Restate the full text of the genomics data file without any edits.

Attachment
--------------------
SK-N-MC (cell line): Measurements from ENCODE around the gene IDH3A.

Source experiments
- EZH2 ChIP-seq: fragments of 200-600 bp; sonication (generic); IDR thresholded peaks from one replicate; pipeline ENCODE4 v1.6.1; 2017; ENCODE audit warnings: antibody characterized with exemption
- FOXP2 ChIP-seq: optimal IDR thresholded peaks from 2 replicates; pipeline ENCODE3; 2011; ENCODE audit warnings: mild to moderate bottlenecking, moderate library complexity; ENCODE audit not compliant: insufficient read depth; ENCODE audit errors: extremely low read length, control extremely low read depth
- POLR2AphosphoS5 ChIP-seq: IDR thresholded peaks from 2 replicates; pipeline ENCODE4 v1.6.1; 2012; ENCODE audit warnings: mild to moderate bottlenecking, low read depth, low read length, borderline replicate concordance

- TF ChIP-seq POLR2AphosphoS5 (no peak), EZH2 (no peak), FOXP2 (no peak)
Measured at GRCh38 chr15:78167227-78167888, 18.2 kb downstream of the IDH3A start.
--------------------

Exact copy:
SK-N-MC (cell line): Measurements from ENCODE around the gene IDH3A.

Source experiments
- EZH2 ChIP-seq: fragments of 200-600 bp; sonication (generic); IDR thresholded peaks from one replicate; pipeline ENCODE4 v1.6.1; 2017; ENCODE audit warnings: antibody characterized with exemption
- FOXP2 ChIP-seq: optimal IDR thresholded peaks from 2 replicates; pipeline ENCODE3; 2011; ENCODE audit warnings: mild to moderate bottlenecking, moderate library complexity; ENCODE audit not compliant: insufficient read depth; ENCODE audit errors: extremely low read length, control extremely low read depth
- POLR2AphosphoS5 ChIP-seq: IDR thresholded peaks from 2 replicates; pipeline ENCODE4 v1.6.1; 2012; ENCODE audit warnings: mild to moderate bottlenecking, low read depth, low read length, borderline replicate concordance

- TF ChIP-seq POLR2AphosphoS5 (no peak), EZH2 (no peak), FOXP2 (no peak)
Measured at GRCh38 chr15:78167227-78167888, 18.2 kb downstream of the IDH3A start.